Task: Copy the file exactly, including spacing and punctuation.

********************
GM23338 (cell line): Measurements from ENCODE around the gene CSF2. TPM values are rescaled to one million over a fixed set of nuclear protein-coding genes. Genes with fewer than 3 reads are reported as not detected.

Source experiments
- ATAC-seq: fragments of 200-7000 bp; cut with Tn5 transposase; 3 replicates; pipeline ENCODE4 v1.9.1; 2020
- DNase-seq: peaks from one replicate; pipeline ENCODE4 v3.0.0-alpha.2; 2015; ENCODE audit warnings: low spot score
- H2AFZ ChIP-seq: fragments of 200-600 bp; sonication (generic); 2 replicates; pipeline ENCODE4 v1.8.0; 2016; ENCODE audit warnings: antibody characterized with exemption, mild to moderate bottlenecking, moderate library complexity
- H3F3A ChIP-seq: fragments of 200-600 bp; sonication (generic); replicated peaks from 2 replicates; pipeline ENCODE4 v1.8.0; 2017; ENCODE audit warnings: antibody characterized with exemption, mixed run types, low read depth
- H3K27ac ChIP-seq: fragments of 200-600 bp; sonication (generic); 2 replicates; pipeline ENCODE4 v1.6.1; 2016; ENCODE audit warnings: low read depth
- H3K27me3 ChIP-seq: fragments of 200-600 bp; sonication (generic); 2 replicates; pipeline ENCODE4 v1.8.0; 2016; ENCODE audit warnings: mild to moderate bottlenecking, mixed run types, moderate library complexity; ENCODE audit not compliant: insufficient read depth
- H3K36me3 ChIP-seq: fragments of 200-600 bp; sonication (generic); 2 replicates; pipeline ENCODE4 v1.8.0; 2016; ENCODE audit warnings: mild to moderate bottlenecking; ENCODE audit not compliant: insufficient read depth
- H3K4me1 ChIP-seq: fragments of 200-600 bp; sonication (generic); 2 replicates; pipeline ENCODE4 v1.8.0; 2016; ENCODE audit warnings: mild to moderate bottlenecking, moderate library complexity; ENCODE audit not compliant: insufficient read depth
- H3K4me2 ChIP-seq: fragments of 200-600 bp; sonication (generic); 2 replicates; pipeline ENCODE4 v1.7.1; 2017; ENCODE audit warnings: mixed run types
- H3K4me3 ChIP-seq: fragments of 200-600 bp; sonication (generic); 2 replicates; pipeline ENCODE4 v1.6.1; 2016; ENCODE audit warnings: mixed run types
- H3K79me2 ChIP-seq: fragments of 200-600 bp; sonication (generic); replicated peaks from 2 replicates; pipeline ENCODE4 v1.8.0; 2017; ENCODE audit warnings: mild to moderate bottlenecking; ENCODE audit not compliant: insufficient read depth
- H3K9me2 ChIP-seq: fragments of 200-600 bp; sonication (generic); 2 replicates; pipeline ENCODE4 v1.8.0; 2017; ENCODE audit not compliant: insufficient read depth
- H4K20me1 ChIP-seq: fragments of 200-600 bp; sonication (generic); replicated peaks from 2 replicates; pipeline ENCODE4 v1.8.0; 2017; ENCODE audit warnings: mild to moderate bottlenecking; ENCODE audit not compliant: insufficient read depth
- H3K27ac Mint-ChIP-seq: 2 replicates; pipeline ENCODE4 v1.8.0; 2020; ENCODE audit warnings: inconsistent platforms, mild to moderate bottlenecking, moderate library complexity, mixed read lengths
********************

GM23338 (cell line): Measurements from ENCODE around the gene CSF2. TPM values are rescaled to one million over a fixed set of nuclear protein-coding genes. Genes with fewer than 3 reads are reported as not detected.

Source experiments
- ATAC-seq: fragments of 200-7000 bp; cut with Tn5 transposase; 3 replicates; pipeline ENCODE4 v1.9.1; 2020
- DNase-seq: peaks from one replicate; pipeline ENCODE4 v3.0.0-alpha.2; 2015; ENCODE audit warnings: low spot score
- H2AFZ ChIP-seq: fragments of 200-600 bp; sonication (generic); 2 replicates; pipeline ENCODE4 v1.8.0; 2016; ENCODE audit warnings: antibody characterized with exemption, mild to moderate bottlenecking, moderate library complexity
- H3F3A ChIP-seq: fragments of 200-600 bp; sonication (generic); replicated peaks from 2 replicates; pipeline ENCODE4 v1.8.0; 2017; ENCODE audit warnings: antibody characterized with exemption, mixed run types, low read depth
- H3K27ac ChIP-seq: fragments of 200-600 bp; sonication (generic); 2 replicates; pipeline ENCODE4 v1.6.1; 2016; ENCODE audit warnings: low read depth
- H3K27me3 ChIP-seq: fragments of 200-600 bp; sonication (generic); 2 replicates; pipeline ENCODE4 v1.8.0; 2016; ENCODE audit warnings: mild to moderate bottlenecking, mixed run types, moderate library complexity; ENCODE audit not compliant: insufficient read depth
- H3K36me3 ChIP-seq: fragments of 200-600 bp; sonication (generic); 2 replicates; pipeline ENCODE4 v1.8.0; 2016; ENCODE audit warnings: mild to moderate bottlenecking; ENCODE audit not compliant: insufficient read depth
- H3K4me1 ChIP-seq: fragments of 200-600 bp; sonication (generic); 2 replicates; pipeline ENCODE4 v1.8.0; 2016; ENCODE audit warnings: mild to moderate bottlenecking, moderate library complexity; ENCODE audit not compliant: insufficient read depth
- H3K4me2 ChIP-seq: fragments of 200-600 bp; sonication (generic); 2 replicates; pipeline ENCODE4 v1.7.1; 2017; ENCODE audit warnings: mixed run types
- H3K4me3 ChIP-seq: fragments of 200-600 bp; sonication (generic); 2 replicates; pipeline ENCODE4 v1.6.1; 2016; ENCODE audit warnings: mixed run types
- H3K79me2 ChIP-seq: fragments of 200-600 bp; sonication (generic); replicated peaks from 2 replicates; pipeline ENCODE4 v1.8.0; 2017; ENCODE audit warnings: mild to moderate bottlenecking; ENCODE audit not compliant: insufficient read depth
- H3K9me2 ChIP-seq: fragments of 200-600 bp; sonication (generic); 2 replicates; pipeline ENCODE4 v1.8.0; 2017; ENCODE audit not compliant: insufficient read depth
- H4K20me1 ChIP-seq: fragments of 200-600 bp; sonication (generic); replicated peaks from 2 replicates; pipeline ENCODE4 v1.8.0; 2017; ENCODE audit warnings: mild to moderate bottlenecking; ENCODE audit not compliant: insufficient read depth
- H3K27ac Mint-ChIP-seq: 2 replicates; pipeline ENCODE4 v1.8.0; 2020; ENCODE audit warnings: inconsistent platforms, mild to moderate bottlenecking, moderate library complexity, mixed read lengths